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Cancer. 2013 Sep 15;119(18):3377-84. doi: 10.1002/cncr.28218. Epub 2013 Jun 25.

Skeletal muscle density predicts prognosis in patients with metastatic renal cell carcinoma treated with targeted therapies.

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Department of Ambulatory Care, Institut Gustave-Roussy, Villejuif, France.



Studies have shown that skeletal muscle and adipose tissue are linked to overall survival (OS) and progression-free survival (PFS). Because targeted therapies have improved the outcome in patients with metastatic renal cell carcinoma (mRCC), new prognostic parameters are required. The objective of the current study was to analyze whether body composition parameters play a prognostic role in patients with mRCC.


Adipose tissue, skeletal muscle, and skeletal muscle density (SMD) were assessed with computed tomography imaging by measuring cross-sectional areas of the tissues and mean muscle Hounsfield units (HU). A high level of mean HU indicates a high SMD and high quality of muscle. OS and PFS were estimated using the Kaplan-Meier method and compared with the log-rank test. The multivariable Cox proportional hazards model was adjusted for Heng risk score and treatment.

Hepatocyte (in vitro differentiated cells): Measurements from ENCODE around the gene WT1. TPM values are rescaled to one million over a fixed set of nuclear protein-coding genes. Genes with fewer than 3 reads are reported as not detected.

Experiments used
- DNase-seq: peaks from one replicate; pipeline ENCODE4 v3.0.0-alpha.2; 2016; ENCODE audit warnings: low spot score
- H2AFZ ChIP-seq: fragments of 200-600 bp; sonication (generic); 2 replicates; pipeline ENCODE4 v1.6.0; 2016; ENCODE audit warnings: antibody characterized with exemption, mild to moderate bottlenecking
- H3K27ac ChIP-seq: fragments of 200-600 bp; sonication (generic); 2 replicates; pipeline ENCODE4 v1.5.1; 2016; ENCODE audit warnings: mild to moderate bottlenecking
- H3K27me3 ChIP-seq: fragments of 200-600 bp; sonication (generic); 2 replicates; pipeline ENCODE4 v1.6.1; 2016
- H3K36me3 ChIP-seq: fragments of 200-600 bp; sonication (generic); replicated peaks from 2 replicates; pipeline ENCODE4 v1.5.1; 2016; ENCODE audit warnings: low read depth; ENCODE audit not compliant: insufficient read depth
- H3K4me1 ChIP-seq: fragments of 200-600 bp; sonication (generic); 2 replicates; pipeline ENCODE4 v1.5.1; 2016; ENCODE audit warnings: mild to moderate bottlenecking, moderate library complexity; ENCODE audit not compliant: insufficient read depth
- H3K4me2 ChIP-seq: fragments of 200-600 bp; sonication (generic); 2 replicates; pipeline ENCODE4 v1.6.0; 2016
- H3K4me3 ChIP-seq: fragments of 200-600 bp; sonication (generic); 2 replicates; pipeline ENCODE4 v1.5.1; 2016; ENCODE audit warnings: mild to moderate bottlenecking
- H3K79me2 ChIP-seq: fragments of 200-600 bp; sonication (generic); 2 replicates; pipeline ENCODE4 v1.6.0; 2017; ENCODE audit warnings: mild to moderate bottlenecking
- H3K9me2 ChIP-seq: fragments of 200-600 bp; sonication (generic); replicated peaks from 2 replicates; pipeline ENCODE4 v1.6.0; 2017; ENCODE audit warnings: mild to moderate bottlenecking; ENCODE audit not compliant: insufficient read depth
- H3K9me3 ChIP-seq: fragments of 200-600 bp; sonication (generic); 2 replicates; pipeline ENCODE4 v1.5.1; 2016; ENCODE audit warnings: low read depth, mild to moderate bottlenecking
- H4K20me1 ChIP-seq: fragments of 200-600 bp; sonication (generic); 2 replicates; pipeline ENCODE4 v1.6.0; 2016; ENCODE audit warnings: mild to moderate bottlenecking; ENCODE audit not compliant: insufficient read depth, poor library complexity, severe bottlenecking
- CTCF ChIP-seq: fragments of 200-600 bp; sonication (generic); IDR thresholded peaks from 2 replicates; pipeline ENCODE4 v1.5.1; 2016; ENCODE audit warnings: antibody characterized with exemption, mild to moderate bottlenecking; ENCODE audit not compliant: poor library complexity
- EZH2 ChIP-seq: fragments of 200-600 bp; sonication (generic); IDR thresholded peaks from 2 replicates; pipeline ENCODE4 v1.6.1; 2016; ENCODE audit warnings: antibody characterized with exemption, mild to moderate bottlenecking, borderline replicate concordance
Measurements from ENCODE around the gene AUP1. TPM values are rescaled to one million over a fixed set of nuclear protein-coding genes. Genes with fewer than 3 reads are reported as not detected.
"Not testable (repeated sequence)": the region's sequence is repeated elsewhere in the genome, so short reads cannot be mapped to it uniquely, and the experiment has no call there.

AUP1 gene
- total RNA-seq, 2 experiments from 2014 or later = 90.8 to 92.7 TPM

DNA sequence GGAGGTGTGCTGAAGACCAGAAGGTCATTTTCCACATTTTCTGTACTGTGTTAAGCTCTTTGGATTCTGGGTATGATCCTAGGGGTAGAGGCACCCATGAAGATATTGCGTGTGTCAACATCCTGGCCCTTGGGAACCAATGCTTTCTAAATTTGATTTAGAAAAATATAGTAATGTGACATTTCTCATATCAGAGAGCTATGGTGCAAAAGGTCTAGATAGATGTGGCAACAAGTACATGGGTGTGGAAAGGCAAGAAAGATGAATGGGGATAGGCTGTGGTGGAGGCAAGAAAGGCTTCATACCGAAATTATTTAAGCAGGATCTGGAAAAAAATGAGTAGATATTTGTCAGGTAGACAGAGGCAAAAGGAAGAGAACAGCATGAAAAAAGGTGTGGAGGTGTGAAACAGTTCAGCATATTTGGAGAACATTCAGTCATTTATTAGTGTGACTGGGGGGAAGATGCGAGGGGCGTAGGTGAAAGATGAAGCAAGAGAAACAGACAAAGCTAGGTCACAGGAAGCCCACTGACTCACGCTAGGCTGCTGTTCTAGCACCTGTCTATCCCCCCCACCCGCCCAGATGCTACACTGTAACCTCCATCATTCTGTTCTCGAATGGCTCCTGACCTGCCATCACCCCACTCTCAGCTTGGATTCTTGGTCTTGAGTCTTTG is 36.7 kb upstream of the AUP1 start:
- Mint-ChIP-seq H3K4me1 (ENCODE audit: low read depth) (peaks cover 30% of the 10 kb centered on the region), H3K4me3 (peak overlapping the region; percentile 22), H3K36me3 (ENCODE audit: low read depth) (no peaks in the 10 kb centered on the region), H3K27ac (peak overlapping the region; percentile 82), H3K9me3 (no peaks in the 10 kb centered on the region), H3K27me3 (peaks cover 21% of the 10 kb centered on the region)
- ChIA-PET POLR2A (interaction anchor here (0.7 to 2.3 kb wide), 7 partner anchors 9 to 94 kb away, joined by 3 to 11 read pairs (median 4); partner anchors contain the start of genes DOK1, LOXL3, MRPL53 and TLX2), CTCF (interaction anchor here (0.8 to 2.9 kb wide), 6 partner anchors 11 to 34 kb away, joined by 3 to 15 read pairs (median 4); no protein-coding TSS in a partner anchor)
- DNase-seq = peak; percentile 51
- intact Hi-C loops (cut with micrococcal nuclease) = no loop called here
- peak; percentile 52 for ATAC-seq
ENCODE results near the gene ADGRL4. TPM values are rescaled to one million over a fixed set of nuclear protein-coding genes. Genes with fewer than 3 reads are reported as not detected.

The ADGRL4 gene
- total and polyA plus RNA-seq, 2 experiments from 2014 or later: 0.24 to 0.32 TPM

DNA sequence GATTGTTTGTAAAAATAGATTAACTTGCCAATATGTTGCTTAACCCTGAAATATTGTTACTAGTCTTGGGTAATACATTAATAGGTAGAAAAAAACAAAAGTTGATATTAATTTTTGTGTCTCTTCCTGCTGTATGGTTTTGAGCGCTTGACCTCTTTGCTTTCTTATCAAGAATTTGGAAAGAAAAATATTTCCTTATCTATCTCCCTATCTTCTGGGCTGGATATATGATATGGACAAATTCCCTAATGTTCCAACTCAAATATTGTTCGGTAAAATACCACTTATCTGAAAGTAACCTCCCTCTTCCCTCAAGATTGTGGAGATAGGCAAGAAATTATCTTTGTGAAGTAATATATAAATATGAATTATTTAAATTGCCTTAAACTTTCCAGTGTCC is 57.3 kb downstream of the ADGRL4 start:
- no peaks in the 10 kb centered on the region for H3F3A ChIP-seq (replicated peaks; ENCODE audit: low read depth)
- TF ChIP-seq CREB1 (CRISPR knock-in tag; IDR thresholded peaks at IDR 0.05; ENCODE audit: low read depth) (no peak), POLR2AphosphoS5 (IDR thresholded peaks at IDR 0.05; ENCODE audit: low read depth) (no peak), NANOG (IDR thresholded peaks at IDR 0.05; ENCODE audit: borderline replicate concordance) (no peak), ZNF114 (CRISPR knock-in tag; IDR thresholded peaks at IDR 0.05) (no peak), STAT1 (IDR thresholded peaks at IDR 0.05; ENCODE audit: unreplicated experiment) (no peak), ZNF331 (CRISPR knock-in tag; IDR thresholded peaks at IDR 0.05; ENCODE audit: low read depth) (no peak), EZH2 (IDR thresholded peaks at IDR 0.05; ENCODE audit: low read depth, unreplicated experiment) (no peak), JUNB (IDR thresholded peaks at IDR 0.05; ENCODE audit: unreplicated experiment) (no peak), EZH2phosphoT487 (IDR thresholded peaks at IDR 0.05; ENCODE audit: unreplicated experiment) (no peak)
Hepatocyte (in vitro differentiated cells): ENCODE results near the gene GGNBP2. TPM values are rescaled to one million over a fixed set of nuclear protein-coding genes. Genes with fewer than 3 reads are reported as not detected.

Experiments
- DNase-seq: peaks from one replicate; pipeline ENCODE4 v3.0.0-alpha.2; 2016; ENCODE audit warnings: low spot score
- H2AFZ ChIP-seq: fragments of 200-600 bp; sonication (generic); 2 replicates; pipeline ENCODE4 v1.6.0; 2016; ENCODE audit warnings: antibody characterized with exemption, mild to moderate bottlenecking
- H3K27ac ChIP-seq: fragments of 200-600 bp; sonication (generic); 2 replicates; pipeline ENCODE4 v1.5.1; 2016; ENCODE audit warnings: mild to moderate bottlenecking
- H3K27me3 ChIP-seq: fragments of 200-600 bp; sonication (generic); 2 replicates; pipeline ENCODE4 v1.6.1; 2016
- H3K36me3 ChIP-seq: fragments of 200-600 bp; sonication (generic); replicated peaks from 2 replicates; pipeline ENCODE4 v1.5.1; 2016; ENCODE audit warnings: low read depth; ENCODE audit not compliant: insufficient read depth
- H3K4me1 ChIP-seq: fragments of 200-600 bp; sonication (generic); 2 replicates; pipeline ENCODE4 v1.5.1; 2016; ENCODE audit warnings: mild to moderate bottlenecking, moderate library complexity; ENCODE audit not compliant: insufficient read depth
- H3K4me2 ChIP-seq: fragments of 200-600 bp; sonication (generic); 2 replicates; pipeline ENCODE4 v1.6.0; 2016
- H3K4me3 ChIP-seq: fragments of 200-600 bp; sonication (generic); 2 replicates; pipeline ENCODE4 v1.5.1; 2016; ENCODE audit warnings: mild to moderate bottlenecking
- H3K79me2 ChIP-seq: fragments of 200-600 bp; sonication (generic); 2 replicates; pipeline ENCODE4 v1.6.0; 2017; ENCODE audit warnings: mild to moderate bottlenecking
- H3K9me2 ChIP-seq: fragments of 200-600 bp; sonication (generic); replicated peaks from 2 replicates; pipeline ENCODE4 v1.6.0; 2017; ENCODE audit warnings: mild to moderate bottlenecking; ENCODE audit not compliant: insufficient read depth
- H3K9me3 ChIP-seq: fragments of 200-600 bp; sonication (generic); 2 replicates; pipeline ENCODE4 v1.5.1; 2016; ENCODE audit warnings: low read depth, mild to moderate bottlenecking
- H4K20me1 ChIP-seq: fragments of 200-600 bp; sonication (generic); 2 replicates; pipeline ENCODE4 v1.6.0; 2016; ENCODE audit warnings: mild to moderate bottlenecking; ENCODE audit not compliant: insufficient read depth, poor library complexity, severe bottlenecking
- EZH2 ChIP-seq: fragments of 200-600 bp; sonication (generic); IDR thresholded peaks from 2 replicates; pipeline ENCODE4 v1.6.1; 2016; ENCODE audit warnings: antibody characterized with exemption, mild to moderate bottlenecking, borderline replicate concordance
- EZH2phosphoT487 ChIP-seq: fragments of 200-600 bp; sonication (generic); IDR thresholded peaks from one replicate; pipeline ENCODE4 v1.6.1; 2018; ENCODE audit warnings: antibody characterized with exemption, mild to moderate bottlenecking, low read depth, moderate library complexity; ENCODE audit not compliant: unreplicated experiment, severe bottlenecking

In the 149 patients studied, the median OS was 21.4 months and was strongly associated with SMD; the median OS in patients with low SMD was approximately one-half that of patients with high SMD (14 months vs 29 months; P = .001). After adjustment for Heng risk score and treatment, high SMD was associated with longer OS (hazards ratio, 1.85; P = .004) and longer PFS (hazards ratio, 1.81; P = .002). Adding SMD will separate the intermediate-risk and favorable-risk groups into 3 groups, with different median OS periods ranging from 8 months (95% confidence interval [95% CI], 6 months-12 months) for an intermediate-risk Heng score/low SMD to 22 months (95% CI, 14 months-27 months) for an intermediate-risk Heng score/high SMD and a favorable-risk Heng score/low SMD to 35 months (95% CI, 24 months-43 months) for a favorable-risk Heng score/high SMD.


High muscle density appears to be independently associated with improved outcome and could be integrated into the prognostic scores thereby enhancing the management of patients with mRCC.


body composition; muscle density; prognosis; renal cell carcinoma; targeted therapy

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